Best Life’s recent article entitled “5 Ways Your Hands Are Telling You That Your Liver’s in Trouble” tells us about the symptoms to look for in our hands, and what they could mean for your liver.
Red palms. If your palms have developed a red rash and you don’t know why, it could be palmar erythema, or “liver palms”—a symptom of liver disease. The redness typically appears on the lower palms. However, it can extend up to the fingers and occurs from the dilation of surface blood vessels in the hands due to impaired liver function. The redness also blanches and feels slightly warm.
Clubbed fingers. This is a balloon-like swelling of the fingertips. Clubbing is often caused by liver disease or cirrhosis. It’s linked to excessive alcohol consumption. Other symptoms of clubbing that signal danger are the softening of the nail beds, reddening and warmth in the fingers and downward-curving fingernails.
Tremors. If you’ve suddenly started experiencing involuntary jerking movements in your hands, don’t ignore them. These muscle contractions could signal asterixis, which is a neurological symptom of chronic liver disease that causes tremors in the hands. This symptom is often called “liver flap,” due to the flapping tremor associated with such disease.
When it is diseased, the liver can’t effectively filter toxins from the blood. As a result, they accumulate in the bloodstream and move to the brain, where they can impair brain function and cause neurological motor control issues in the hands and wrists. This condition is known as hepatic encephalopathy (HE). 70% of those with cirrhosis develop HE symptoms. See your physician if you experience tremors in your hands to determine if you have an underlying condition.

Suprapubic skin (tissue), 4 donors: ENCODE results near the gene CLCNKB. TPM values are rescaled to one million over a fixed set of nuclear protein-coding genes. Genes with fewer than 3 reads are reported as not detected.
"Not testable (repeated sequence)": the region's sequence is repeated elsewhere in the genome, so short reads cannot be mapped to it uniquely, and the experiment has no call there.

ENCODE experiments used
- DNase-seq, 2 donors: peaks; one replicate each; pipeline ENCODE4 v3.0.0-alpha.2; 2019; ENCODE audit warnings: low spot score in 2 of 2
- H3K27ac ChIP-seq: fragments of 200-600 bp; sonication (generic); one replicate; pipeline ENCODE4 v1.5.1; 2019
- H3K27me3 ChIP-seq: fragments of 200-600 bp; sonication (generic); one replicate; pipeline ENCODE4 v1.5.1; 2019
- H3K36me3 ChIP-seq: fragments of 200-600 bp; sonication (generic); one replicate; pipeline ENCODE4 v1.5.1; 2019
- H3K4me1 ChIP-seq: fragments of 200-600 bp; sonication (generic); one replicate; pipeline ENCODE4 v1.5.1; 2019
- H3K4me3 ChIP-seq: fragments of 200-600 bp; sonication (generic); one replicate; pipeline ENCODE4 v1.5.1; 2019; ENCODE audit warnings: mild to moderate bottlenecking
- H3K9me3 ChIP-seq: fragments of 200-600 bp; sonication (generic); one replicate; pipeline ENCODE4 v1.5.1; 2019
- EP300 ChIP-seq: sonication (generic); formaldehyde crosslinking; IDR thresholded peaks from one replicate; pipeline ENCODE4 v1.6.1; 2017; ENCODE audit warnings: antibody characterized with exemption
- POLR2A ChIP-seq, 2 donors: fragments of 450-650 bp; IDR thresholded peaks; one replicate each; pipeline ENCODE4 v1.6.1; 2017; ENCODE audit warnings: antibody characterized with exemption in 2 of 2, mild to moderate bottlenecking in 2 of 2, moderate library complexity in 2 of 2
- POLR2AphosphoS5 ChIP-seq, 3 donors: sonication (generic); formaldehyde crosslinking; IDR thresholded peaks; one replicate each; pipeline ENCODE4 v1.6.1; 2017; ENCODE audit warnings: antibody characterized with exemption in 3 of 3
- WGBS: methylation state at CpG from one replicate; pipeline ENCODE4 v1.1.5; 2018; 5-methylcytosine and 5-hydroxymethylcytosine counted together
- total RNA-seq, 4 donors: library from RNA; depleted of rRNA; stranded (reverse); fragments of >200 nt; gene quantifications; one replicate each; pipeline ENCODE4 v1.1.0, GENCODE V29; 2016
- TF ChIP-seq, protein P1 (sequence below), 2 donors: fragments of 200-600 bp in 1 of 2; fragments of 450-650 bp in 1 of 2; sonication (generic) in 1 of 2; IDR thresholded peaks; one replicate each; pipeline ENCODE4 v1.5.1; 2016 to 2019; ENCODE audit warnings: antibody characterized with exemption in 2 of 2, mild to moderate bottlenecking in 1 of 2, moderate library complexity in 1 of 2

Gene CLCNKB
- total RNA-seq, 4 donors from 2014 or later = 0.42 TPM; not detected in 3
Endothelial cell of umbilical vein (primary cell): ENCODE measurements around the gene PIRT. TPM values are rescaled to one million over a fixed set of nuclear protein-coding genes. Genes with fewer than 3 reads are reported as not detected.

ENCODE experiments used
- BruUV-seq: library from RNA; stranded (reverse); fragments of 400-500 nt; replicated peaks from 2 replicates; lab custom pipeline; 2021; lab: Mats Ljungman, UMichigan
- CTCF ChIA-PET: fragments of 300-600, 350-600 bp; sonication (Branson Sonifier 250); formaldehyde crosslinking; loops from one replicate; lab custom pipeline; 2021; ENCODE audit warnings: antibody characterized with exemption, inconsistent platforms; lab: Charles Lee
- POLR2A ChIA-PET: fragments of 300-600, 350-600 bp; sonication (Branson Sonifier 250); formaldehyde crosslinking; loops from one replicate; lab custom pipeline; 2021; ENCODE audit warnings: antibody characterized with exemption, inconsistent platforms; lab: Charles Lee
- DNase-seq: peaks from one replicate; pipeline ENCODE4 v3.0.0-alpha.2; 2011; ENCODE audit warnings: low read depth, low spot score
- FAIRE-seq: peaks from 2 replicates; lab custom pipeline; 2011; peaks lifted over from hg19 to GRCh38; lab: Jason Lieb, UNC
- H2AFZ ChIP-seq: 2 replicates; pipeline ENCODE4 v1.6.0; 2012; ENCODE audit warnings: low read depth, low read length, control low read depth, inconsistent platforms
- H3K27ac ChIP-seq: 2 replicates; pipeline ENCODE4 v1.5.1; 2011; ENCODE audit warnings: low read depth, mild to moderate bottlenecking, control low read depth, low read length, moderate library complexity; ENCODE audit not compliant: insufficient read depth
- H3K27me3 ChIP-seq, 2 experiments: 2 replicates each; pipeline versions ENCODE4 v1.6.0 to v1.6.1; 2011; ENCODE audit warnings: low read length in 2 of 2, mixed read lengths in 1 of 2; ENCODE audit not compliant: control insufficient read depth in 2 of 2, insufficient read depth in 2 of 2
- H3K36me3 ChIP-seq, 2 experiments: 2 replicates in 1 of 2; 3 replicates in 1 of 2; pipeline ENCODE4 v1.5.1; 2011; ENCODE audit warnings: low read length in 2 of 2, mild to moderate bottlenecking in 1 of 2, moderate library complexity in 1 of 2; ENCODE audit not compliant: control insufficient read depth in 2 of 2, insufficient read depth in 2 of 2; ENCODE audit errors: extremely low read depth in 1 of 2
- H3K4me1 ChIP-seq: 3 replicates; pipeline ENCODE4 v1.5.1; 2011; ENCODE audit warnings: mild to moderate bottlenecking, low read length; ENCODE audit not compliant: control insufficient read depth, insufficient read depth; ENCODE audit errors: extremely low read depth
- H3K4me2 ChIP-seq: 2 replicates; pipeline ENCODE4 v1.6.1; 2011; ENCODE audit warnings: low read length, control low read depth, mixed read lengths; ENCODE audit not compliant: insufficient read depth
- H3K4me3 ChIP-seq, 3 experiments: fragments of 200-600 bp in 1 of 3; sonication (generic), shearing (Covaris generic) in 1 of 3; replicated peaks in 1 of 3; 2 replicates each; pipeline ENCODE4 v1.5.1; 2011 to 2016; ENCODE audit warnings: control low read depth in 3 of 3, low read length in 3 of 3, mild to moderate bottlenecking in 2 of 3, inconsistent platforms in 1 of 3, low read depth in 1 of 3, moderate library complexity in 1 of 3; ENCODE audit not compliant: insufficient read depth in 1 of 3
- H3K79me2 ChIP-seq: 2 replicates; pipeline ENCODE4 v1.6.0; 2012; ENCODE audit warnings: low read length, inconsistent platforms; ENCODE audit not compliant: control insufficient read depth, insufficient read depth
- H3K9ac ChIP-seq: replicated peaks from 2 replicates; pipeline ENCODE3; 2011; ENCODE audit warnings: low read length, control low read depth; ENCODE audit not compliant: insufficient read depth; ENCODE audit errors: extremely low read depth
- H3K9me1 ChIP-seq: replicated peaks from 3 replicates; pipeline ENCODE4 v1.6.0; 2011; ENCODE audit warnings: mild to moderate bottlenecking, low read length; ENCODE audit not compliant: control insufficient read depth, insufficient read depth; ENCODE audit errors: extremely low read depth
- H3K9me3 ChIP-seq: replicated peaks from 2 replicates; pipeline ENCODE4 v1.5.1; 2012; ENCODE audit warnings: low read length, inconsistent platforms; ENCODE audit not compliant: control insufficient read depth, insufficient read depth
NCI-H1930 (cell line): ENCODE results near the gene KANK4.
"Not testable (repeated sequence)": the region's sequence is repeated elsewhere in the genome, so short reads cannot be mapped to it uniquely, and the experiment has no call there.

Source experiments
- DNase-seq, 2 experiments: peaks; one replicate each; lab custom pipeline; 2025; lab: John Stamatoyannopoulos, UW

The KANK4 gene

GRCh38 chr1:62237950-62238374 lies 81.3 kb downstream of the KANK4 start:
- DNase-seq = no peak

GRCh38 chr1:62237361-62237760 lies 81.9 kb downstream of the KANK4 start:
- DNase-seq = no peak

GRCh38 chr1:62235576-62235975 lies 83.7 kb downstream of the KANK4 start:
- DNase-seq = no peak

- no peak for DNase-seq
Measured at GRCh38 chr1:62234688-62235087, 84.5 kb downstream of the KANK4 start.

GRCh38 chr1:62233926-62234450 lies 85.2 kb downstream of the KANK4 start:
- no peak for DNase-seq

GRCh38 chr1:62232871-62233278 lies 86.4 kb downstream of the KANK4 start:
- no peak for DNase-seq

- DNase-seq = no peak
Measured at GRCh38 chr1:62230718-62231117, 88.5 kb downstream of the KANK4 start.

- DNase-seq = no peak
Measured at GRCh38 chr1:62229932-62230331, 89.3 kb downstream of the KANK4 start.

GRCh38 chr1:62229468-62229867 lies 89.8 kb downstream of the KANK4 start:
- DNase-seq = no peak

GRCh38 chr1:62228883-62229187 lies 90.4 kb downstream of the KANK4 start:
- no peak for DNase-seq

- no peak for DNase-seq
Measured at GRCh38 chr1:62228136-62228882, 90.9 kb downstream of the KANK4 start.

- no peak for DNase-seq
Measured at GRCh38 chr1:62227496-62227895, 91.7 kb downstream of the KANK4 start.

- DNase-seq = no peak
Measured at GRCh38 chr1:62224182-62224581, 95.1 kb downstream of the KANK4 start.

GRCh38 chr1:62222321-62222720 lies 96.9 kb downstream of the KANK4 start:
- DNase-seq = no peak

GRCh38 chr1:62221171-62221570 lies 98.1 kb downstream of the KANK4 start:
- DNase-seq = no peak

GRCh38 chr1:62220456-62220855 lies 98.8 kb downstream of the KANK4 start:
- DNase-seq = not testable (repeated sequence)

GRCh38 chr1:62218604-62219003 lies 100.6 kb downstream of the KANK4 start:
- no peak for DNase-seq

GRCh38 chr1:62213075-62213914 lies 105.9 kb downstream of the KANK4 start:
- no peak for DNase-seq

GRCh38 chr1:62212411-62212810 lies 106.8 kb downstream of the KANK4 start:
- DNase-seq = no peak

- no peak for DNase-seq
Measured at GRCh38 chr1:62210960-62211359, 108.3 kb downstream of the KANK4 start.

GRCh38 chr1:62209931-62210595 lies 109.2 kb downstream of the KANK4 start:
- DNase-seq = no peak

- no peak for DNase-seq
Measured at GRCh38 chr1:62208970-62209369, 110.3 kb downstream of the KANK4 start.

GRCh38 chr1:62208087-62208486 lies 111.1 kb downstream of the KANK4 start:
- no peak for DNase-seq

Pale, white fingernails. This is an opaque appearance called “Terry’s nails.” It’s a common symptom of severe underlying medical conditions, such as liver disease and cirrhosis. Whitening of the nail bed can be a sign of liver failure, diabetes, heart failure, thyroid abnormalities, or malnutrition.
“Spoon” fingernails. Also known as koilonychia, this involves “spooning” of the fingernails, where the edges are raised and scooped outward like a spoon. Spooning of your fingernails could be a sign of hemochromatosis, a severe liver disorder that causes excess iron absorption from food.
When it comes to resolving symptoms in your hands, treatment of the underlying liver issue will significantly improve or completely resolve the symptoms. With a resolution of the disease, the majority of the hand abnormalities will resolve.
If you see any of these symptoms, see your doctor immediately to check for liver disease and if treatment is required.
Reference: Best Life (May 17, 2022) “5 Ways Your Hands Are Telling You That Your Liver’s in Trouble”